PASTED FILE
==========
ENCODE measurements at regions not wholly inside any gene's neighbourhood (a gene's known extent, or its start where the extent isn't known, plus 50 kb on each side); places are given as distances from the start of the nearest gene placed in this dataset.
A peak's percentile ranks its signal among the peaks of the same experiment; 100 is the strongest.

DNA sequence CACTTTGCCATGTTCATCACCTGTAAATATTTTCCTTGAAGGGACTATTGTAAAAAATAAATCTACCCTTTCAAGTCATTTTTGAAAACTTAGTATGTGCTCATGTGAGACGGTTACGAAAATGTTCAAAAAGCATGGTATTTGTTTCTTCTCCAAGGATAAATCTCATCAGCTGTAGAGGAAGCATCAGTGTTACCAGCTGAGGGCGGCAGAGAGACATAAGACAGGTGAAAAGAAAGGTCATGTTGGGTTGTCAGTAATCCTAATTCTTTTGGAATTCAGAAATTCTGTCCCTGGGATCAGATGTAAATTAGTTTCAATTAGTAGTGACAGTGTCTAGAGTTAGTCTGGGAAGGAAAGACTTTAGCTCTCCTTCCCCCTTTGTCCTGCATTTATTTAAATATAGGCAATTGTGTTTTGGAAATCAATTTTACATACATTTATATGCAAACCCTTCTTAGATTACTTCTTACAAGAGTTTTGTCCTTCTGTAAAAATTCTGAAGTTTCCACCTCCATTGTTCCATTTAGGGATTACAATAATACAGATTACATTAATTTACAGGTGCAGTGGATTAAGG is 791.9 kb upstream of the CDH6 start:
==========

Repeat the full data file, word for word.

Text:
ENCODE measurements at regions not wholly inside any gene's neighbourhood (a gene's known extent, or its start where the extent isn't known, plus 50 kb on each side); places are given as distances from the start of the nearest gene placed in this dataset.
A peak's percentile ranks its signal among the peaks of the same experiment; 100 is the strongest.

DNA sequence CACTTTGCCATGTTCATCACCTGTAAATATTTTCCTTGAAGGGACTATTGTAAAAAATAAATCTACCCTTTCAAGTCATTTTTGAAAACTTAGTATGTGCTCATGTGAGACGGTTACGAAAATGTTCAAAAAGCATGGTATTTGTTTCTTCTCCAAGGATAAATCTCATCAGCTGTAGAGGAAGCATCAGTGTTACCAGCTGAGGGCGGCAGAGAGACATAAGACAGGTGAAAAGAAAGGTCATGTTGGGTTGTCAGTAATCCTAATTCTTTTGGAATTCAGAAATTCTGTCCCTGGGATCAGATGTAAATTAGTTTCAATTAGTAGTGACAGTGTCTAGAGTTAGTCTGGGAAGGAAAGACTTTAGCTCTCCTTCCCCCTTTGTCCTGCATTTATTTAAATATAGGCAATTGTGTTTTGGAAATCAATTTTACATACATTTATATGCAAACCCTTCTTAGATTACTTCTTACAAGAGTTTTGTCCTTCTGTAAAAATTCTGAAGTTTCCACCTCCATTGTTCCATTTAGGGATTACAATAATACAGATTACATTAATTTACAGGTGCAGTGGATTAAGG is 791.9 kb upstream of the CDH6 start: